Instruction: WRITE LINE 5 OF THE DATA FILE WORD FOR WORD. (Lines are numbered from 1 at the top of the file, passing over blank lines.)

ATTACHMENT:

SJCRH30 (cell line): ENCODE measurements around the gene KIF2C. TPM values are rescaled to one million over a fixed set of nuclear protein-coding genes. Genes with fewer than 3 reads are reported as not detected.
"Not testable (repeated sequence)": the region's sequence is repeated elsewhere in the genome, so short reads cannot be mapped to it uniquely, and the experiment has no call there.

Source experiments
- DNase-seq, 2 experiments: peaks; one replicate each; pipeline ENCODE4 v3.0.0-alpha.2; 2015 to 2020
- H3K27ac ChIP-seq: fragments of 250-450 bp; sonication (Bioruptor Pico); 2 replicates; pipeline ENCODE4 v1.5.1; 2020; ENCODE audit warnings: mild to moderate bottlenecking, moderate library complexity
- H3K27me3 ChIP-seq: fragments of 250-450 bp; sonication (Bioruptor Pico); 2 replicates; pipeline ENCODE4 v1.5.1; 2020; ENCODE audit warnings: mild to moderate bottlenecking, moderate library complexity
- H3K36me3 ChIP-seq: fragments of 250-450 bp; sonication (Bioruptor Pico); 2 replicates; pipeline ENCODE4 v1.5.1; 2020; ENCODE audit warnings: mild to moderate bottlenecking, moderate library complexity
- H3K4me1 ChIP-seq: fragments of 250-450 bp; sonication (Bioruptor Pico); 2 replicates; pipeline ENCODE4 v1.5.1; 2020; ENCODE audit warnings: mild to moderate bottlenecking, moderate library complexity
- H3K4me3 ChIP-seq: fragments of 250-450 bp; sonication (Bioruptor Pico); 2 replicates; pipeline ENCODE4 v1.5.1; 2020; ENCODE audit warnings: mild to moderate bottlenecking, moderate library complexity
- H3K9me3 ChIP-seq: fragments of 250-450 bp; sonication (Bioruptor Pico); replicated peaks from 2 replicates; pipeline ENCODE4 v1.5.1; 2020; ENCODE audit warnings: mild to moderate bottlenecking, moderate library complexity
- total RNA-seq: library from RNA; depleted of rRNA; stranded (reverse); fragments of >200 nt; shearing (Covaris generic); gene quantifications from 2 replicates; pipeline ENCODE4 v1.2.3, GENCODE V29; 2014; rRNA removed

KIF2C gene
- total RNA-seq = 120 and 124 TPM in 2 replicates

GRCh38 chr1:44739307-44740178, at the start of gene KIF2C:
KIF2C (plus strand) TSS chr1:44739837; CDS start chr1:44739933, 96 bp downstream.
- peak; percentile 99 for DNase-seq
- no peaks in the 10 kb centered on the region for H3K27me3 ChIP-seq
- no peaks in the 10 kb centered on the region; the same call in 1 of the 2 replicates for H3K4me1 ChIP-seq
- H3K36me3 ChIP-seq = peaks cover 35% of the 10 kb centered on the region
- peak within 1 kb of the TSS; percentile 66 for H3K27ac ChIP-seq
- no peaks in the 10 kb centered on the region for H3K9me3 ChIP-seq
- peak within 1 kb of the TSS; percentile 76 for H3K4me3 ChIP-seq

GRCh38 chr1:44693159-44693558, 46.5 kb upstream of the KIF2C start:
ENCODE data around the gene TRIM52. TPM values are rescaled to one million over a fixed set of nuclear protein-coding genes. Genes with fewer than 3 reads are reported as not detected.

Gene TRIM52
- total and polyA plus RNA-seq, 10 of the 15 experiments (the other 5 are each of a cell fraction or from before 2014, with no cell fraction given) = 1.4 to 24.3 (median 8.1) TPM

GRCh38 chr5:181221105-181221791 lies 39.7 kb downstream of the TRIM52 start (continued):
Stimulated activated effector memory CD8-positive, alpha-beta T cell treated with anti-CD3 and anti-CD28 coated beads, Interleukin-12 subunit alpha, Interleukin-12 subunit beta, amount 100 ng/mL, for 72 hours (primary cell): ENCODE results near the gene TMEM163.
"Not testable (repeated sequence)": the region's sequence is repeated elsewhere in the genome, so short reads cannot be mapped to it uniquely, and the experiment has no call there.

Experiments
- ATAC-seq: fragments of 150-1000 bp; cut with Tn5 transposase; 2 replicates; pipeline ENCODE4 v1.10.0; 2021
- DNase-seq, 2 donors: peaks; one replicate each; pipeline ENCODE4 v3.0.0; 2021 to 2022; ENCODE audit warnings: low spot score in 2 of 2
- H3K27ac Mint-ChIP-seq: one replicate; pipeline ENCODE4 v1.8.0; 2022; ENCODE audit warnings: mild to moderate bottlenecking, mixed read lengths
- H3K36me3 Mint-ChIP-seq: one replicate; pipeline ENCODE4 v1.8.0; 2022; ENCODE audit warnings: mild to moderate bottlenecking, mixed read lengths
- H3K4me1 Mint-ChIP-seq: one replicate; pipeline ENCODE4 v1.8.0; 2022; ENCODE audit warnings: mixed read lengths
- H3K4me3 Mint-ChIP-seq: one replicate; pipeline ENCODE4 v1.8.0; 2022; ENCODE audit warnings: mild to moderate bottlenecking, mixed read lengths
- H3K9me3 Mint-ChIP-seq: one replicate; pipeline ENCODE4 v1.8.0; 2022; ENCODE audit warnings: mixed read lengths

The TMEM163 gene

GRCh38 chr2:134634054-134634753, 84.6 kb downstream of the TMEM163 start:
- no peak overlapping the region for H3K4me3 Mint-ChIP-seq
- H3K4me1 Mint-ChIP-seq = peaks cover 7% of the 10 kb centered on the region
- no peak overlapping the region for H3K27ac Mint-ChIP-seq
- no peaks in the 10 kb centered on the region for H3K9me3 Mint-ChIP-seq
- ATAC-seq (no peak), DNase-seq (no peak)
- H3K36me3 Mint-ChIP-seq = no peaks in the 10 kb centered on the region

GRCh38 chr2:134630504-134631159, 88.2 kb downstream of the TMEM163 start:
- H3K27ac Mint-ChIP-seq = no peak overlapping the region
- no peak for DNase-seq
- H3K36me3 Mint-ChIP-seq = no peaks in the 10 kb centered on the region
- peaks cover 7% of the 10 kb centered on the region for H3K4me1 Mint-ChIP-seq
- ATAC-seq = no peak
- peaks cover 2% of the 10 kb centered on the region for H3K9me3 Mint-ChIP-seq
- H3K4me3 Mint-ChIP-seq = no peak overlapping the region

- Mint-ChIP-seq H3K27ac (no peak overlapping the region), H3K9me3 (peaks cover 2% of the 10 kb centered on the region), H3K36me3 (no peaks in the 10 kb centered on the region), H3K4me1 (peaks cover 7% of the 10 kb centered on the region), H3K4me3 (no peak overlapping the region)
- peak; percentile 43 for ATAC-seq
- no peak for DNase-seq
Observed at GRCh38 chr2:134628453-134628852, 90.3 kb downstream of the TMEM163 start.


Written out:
- H3K27ac ChIP-seq: fragments of 250-450 bp; sonication (Bioruptor Pico); 2 replicates; pipeline ENCODE4 v1.5.1; 2020; ENCODE audit warnings: mild to moderate bottlenecking, moderate library complexity